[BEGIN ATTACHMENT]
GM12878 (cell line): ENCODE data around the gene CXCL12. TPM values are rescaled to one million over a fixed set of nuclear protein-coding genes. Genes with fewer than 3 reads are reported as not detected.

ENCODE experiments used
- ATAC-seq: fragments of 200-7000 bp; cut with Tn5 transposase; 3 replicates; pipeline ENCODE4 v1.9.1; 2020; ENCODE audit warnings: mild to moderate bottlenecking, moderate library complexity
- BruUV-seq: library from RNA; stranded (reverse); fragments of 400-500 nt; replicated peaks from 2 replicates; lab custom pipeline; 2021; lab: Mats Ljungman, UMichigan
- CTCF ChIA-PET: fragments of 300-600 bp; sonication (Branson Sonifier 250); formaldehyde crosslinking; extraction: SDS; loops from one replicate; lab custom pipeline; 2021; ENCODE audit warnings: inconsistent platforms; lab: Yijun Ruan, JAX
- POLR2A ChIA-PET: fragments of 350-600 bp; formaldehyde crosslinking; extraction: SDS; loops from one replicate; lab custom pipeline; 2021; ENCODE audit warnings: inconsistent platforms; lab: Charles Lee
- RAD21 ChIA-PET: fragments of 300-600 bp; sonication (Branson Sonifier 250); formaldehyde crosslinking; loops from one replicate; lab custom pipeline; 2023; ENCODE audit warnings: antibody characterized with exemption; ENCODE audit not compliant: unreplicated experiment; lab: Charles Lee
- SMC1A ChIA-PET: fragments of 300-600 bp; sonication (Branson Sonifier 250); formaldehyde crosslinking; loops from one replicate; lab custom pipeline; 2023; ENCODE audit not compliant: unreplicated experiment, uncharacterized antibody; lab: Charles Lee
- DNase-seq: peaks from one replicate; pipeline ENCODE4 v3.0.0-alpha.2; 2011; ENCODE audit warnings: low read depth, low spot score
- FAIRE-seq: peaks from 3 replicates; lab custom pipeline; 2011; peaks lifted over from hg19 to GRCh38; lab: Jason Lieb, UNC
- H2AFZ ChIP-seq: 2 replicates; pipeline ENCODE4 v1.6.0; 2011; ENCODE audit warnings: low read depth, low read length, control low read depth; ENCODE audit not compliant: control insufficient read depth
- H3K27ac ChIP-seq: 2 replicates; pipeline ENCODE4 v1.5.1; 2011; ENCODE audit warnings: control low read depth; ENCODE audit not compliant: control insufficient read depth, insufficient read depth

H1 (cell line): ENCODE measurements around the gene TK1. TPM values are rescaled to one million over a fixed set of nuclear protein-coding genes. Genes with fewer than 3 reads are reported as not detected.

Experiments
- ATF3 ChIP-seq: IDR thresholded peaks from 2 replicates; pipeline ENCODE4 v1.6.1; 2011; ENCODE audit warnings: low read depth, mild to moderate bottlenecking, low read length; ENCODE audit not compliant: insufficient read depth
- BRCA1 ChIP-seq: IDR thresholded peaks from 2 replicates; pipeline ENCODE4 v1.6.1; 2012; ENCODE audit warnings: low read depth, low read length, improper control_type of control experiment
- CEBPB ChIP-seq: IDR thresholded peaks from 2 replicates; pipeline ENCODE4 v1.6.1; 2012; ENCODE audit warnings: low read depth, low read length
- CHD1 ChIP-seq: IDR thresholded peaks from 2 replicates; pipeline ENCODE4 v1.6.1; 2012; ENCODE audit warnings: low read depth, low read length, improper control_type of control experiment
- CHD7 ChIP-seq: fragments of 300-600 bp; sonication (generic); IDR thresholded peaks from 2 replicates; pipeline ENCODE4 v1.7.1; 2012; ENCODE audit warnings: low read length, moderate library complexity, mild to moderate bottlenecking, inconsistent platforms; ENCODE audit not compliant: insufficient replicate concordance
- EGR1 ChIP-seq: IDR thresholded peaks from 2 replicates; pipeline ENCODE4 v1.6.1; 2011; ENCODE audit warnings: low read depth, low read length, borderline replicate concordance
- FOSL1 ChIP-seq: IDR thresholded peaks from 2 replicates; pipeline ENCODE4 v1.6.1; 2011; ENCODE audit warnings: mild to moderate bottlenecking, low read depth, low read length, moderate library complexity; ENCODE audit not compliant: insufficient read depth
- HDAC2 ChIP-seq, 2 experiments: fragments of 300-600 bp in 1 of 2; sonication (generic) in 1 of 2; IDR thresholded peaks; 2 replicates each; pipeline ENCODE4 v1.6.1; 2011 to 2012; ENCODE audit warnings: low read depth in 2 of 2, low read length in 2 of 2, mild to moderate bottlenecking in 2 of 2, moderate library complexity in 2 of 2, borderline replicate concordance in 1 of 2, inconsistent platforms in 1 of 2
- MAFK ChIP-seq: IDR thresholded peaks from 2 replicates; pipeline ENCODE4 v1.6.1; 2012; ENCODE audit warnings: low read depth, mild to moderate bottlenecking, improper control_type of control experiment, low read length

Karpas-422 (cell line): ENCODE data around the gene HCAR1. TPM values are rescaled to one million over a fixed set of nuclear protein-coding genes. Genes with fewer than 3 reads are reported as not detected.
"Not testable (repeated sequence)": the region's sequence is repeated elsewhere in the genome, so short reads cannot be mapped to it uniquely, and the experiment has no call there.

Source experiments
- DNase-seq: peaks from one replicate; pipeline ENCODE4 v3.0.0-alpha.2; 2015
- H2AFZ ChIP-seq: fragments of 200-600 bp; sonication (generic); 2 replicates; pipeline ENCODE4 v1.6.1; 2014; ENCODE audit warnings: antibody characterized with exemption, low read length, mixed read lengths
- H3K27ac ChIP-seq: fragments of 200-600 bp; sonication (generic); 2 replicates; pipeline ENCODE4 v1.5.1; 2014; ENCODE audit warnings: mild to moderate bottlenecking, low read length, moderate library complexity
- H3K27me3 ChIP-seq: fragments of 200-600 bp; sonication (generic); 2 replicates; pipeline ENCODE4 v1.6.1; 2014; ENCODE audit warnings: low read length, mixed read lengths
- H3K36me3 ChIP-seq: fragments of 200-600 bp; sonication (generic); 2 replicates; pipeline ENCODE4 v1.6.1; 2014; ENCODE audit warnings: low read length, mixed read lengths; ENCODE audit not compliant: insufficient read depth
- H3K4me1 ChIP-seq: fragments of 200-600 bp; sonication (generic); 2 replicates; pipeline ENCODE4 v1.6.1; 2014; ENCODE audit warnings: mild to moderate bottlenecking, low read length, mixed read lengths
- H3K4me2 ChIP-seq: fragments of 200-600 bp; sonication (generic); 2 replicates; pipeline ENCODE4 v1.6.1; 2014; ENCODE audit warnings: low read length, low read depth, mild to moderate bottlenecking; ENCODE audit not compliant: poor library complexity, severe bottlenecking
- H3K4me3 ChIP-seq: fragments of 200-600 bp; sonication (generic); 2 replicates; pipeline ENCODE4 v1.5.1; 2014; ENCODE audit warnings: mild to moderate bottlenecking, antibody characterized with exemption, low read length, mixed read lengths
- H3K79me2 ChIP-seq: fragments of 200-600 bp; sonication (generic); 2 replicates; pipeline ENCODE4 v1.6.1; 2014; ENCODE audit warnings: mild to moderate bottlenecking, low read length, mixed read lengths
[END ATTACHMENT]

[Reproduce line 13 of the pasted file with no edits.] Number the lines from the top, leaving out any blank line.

H1 (cell line): ENCODE measurements around the gene TK1. TPM values are rescaled to one million over a fixed set of nuclear protein-coding genes. Genes with fewer than 3 reads are reported as not detected.